Jackson Higgins, one of the few surviving old pioneers, accompanied his father, Daniel Higgins, to Brooklyn in lS38. Mr. Higgins, Sr., was a tailor and made into clothes the cloth the wives had woven from carded and spun wool. Jackson
Higgins, in conversation with the writer says the old camping grounds of the Indians were clearly discernible when they first located in Brooklyn. At the time Mr. Higgins and family took up their abode on Section 9, which is only a short distance from their present home, there was a class of rough characters living along the creek, who made their livelihood by hunting and fishing. They were not a desirable class of citizens and, as the country settled up, they moved away to other frontier points, and Brooklyn has never since been troubled by such as their kind.

The town of Brooklyn has for its founder William C. Ralls, who as early as 1831 planned to there build a city that would rival any in Northern Illinois. The first step in the realization of this plan was the erection of a mill, which was built on the northeast quarter of Section 20, in the year 1832. To assist in this work Richard Redfield moved from Rushville, where he had located in 1830, and he operated the first blacksmith shop in the township.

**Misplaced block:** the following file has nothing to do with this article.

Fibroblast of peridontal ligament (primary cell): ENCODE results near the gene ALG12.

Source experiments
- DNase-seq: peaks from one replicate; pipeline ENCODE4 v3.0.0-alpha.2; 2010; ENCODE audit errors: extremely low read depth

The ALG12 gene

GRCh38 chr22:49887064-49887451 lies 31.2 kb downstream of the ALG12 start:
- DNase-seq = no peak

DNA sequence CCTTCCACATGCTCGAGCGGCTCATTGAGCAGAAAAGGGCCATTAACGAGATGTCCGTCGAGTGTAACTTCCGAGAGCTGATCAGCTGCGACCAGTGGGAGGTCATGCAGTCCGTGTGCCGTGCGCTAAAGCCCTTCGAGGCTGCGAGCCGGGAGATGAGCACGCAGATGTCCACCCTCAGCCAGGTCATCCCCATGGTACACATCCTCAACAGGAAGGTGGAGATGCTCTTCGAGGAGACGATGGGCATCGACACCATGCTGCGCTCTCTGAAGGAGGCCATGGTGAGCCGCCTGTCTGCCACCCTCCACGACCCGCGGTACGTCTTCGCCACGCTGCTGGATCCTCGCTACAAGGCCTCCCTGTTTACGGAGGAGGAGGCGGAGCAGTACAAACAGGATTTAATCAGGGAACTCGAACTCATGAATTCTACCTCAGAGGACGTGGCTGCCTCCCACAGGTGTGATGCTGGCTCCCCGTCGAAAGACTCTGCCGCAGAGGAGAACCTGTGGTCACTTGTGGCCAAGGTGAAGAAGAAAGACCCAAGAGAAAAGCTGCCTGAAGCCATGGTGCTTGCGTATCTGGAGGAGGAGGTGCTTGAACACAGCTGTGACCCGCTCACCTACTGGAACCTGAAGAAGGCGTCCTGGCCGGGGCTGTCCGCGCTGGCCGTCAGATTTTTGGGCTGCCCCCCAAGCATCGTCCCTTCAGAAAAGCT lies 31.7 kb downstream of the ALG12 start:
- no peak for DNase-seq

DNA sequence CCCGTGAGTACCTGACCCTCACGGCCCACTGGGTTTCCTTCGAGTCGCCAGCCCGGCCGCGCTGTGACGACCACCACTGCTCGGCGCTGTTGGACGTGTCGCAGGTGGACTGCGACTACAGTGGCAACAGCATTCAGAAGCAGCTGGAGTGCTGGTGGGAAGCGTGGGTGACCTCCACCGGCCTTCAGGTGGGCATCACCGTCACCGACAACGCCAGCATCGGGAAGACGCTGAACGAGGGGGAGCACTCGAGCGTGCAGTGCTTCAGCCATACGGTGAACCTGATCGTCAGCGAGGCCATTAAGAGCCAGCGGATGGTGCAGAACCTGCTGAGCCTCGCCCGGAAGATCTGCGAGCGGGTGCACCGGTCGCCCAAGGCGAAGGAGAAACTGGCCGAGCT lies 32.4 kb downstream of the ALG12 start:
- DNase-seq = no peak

With the establishment of the mill accomplished, Mr. Ralls unfolded his plans for the establishment of a manufacturing center near by. Thus it was that, on October 26, 1836, on the south bank of Crooked Creek, on a rolling piece of ground sloping gradually towards the stream, Allen Persinger platted the town of Brooklyn. The proprietors were William C. Ralls, Joseph Duncan, Benjamin Clark and Dr. Green. They did not sit idly by and wait for the town to grow--that was too slow a proceeding for those stirring times. Instead they spread abroad the news that there was to be a sale of town lots, and it was advertised in every paper of prominence in the United States.

Brooklyn, like many other towns of that time, fell short of the promised greatness. Fate did not deal kindly with the village when the great railroad systems girded the country and, in a day, made towns where before there had been a wilderness. But Brooklyn is, today, a thrifty inland town, surrounded by a rich. agricultural country and, in its long history, no disastrous storms, fires or pestilence have marred its serene prosperity.

The first school in the village was taught by Miss Dodds in 1844. Brooklyn was made a Government postoffice in 1840, and William Horney was the first postmaster. On the site of the old mill, erected in 1832, there stands a mill today, the only flouring mill operated within the bounds of Schuyler County.

The census report of 1900 showed a population for Brooklyn Township of 1,173.

Excerpted from Historical Encyclopedia of Illinois and History of Schuyler County, 1908, edited by Howard F. Dyson.
Transcribed by Karl A. Petersen for Schuyler County ILGenWeb